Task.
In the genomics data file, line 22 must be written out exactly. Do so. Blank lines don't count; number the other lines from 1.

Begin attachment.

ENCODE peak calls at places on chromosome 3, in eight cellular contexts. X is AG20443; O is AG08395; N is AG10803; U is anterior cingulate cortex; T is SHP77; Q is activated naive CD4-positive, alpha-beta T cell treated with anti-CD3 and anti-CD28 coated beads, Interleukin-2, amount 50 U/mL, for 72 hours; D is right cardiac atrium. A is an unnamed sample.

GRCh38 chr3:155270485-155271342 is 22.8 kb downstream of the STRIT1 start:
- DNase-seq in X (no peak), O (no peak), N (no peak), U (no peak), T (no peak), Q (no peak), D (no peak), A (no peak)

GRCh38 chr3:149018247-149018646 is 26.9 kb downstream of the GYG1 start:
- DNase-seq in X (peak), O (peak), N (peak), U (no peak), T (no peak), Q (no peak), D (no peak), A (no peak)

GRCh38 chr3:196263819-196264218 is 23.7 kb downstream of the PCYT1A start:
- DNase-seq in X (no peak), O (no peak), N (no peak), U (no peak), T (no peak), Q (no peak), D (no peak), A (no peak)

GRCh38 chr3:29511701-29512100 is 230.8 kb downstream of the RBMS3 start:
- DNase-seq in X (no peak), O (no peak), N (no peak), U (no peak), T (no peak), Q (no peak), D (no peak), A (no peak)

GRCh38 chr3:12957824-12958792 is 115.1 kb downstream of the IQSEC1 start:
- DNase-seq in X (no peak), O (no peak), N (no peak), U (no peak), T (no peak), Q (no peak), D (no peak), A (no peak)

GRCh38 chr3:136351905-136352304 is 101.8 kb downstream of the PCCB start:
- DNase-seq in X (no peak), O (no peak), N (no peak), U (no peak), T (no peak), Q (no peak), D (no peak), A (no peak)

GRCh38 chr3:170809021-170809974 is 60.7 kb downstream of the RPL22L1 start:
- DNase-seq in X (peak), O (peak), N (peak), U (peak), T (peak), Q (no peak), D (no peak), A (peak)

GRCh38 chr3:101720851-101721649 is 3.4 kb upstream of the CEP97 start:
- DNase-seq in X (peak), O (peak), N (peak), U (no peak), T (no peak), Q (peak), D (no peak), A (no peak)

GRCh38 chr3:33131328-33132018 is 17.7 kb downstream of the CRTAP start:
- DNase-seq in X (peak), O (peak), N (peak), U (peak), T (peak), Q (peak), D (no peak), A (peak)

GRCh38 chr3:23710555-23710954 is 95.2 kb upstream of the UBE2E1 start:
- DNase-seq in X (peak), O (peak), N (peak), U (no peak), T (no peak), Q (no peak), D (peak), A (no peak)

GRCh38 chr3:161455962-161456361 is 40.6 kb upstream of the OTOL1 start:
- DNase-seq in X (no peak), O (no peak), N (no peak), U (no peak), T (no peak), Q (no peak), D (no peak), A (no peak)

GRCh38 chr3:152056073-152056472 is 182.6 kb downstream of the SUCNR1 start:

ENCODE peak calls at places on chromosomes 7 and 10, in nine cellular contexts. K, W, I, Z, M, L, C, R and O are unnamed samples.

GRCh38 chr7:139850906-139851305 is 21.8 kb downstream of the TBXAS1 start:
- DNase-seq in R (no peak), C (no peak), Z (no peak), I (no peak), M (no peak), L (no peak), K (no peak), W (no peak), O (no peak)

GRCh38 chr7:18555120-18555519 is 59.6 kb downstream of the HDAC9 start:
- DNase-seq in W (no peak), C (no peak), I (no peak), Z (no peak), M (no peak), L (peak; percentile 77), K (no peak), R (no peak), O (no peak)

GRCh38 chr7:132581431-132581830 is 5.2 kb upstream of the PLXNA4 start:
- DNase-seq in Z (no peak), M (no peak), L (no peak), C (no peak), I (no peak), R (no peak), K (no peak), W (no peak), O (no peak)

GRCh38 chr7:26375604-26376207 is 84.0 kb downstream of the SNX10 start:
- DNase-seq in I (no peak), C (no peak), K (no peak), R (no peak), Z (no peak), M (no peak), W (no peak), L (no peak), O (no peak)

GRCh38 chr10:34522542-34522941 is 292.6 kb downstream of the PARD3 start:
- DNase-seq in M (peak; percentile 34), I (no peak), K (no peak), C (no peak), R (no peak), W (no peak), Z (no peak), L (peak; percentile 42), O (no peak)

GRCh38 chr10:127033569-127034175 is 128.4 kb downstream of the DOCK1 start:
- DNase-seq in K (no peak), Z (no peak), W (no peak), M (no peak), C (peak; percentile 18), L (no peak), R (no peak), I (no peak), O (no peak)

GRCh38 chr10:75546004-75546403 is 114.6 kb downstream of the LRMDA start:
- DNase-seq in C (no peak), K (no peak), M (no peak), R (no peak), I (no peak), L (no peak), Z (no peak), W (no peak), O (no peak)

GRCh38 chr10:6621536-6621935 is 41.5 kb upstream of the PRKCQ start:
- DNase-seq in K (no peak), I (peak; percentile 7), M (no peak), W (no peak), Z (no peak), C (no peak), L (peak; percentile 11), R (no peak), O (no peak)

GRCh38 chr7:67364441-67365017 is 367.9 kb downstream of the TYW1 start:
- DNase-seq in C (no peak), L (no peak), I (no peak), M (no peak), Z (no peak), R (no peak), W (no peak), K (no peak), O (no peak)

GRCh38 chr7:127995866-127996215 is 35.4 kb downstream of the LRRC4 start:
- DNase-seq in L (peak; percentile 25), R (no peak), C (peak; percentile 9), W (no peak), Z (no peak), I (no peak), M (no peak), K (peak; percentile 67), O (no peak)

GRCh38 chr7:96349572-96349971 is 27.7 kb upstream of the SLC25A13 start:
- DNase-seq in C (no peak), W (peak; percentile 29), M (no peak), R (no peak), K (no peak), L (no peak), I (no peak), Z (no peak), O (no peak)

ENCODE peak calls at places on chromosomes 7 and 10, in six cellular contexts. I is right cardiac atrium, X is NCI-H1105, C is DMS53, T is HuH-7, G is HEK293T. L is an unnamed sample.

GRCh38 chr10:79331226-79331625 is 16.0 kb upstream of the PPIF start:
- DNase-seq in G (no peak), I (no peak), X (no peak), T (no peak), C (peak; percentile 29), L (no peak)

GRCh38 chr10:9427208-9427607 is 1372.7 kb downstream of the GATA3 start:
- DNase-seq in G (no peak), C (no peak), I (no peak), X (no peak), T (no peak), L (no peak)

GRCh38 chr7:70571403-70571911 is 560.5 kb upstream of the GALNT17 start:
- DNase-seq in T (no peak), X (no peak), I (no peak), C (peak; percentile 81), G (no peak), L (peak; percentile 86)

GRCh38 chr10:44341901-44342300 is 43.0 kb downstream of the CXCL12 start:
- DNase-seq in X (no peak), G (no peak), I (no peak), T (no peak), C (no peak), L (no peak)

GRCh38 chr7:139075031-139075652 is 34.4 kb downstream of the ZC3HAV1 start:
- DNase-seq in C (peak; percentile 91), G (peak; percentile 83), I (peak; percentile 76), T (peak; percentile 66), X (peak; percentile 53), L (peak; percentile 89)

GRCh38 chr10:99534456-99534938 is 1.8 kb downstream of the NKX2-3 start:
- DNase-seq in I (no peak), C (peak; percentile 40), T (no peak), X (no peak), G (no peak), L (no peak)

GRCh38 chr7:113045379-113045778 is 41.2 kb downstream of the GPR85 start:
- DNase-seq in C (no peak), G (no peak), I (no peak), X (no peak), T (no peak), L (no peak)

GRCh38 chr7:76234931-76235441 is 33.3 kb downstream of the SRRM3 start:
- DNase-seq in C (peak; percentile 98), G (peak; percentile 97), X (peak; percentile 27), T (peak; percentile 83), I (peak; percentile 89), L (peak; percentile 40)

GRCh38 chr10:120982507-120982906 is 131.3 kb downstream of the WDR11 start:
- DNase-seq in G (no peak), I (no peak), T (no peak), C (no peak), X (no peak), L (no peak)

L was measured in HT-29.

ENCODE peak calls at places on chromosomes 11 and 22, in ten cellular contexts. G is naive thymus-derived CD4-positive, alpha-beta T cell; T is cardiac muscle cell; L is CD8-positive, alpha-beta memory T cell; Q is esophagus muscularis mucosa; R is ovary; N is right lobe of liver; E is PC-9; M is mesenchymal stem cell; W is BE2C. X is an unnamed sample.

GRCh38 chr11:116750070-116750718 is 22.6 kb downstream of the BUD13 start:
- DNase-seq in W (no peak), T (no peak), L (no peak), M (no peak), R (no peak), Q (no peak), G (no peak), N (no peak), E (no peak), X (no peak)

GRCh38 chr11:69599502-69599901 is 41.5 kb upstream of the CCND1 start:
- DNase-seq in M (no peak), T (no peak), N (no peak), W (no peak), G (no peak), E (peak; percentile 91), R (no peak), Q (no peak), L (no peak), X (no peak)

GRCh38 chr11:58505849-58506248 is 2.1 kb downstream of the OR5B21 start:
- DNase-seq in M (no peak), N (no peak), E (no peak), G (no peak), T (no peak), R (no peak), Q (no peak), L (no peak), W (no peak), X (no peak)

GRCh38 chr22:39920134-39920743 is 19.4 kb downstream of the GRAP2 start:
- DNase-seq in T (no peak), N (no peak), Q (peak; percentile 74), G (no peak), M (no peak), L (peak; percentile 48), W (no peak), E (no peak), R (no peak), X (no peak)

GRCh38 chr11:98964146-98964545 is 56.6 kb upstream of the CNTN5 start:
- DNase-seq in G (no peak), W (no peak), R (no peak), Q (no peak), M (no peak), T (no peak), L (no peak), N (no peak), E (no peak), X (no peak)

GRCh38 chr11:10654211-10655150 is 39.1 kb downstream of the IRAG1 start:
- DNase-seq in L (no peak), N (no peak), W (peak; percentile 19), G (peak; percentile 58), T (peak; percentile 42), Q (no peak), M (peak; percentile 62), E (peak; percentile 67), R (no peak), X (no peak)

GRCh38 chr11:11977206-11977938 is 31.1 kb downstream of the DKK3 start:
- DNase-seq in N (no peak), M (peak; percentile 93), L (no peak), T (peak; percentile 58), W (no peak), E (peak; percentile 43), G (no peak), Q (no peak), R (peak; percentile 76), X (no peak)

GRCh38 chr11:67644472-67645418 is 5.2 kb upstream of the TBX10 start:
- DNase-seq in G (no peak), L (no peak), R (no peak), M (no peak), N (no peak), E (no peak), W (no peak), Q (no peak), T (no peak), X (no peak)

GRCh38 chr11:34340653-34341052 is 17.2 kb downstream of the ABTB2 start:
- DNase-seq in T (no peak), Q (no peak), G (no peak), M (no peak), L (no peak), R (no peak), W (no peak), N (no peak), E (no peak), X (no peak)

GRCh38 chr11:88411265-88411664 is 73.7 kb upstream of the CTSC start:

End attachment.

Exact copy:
GRCh38 chr3:161455962-161456361 is 40.6 kb upstream of the OTOL1 start: